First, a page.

State in­mate lawyers want in­creased use of life-saving drug

The Fresno Bee - - News - BY DON THOMP­SON

A pair of sus­pected fa­tal over­doses on the na­tion’s largest death row this week is adding ur­gency to an ef­fort to al­low Cal­i­for­nia prison guards and even in­mates to carry a drug that can save the lives of those who over­dose on opi­oids.

At­tor­neys made the re­quest ear­lier this year to state cor­rec­tions of­fi­cials and the fed­eral re­ceiver who con­trols prison med­i­cal care un­der a lon­grun­ning law­suit, Steven Fama of the non­profit Prison Law Of­fice said Thurs­day.

Forty Cal­i­for­nia in­mates died of drug over­doses last year, ac­cord­ing to sta­tis­tics pro­vided to The As­so­ci­ated Press on Thurs­day in ad­vance of their pub­li­ca­tion. That’s dou­ble the num­ber of drug-re­lated deaths in 2014 and 2015, ac­cord­ing to an an­nual death re­view for the re­ceiver’s of­fice. Cal­i­for­nia’s long-term drug over­dose rate is more than three times the na­tion­wide prison rate.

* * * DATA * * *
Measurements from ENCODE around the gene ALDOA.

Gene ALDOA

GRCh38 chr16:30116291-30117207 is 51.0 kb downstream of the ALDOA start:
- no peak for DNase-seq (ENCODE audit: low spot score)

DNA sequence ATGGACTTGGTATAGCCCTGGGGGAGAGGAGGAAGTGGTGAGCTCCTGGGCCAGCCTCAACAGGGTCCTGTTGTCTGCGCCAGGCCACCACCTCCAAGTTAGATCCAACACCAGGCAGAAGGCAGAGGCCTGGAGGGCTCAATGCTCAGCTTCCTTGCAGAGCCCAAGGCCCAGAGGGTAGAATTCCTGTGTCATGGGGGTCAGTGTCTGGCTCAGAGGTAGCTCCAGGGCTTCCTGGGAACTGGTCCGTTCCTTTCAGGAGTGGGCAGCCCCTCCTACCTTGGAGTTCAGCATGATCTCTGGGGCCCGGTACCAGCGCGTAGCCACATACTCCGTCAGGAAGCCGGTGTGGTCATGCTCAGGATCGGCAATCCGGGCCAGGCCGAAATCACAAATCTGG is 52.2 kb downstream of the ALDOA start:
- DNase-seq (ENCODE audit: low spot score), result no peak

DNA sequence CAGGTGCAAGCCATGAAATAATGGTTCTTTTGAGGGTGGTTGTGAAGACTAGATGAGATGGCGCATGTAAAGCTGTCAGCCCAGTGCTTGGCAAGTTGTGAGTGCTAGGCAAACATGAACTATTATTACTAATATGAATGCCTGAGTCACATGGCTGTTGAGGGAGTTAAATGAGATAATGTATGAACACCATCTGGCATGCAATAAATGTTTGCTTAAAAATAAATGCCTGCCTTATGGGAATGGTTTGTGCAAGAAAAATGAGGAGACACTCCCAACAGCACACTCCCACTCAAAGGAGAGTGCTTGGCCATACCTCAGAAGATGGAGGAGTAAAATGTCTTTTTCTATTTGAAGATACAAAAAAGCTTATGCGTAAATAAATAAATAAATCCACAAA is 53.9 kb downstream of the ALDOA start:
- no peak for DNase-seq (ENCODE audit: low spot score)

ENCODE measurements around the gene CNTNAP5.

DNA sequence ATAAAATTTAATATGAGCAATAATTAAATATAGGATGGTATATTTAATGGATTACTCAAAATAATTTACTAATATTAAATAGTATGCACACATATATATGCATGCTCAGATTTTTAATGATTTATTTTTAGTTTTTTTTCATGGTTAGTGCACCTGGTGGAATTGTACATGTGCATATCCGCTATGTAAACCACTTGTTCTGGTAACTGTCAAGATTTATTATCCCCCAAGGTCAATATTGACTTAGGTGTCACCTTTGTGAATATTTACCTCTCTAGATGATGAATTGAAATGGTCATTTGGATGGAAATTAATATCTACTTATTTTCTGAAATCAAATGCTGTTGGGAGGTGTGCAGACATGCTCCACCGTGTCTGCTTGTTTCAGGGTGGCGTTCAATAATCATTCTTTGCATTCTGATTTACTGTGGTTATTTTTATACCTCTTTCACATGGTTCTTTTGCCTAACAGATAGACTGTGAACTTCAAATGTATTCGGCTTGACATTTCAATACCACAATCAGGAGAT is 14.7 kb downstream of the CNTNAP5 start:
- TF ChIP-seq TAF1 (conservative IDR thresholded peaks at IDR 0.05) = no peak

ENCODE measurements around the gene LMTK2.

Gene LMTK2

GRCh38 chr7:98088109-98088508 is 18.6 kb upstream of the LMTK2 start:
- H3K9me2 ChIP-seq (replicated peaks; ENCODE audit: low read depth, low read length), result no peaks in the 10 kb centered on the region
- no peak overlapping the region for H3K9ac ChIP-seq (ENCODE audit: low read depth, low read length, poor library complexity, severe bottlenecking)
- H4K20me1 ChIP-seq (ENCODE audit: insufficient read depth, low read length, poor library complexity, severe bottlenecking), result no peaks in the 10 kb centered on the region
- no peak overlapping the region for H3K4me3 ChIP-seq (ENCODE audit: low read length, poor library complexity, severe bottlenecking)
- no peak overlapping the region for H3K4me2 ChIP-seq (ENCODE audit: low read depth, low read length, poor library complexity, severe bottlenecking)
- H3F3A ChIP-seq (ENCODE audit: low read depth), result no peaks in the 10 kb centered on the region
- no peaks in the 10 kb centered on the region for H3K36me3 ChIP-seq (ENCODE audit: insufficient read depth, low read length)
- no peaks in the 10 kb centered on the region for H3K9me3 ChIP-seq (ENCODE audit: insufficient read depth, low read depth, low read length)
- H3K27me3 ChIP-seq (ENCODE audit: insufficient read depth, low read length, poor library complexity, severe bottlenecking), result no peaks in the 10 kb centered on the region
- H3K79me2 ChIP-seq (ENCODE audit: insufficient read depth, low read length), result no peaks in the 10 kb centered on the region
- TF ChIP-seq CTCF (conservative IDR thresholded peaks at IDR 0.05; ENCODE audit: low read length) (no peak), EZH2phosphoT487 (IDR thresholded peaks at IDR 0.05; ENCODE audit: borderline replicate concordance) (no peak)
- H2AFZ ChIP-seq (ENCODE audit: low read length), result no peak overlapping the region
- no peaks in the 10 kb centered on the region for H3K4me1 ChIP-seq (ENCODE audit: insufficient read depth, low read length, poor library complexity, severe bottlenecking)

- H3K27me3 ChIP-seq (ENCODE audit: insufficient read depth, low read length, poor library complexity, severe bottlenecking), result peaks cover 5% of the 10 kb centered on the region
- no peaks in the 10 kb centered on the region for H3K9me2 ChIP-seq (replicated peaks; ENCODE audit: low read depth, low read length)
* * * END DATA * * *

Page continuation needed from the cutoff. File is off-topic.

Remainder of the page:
Prison nurses be­gan car­ry­ing the over­dosere­vers­ing drug nalox­one in 2016.

It is rou­tinely ad­min­is­tered when any in­mate is found un­con­scious, no mat­ter the cause, be­cause there are no ad­verse side­ef­fects, said Liz Gransee, a spokes­woman for the fed­eral re­ceiver. She and cor­rec­tions of­fi­cials could not im­me­di­ately com­ment on the re­quest to ex­pand its avail­abil­ity.

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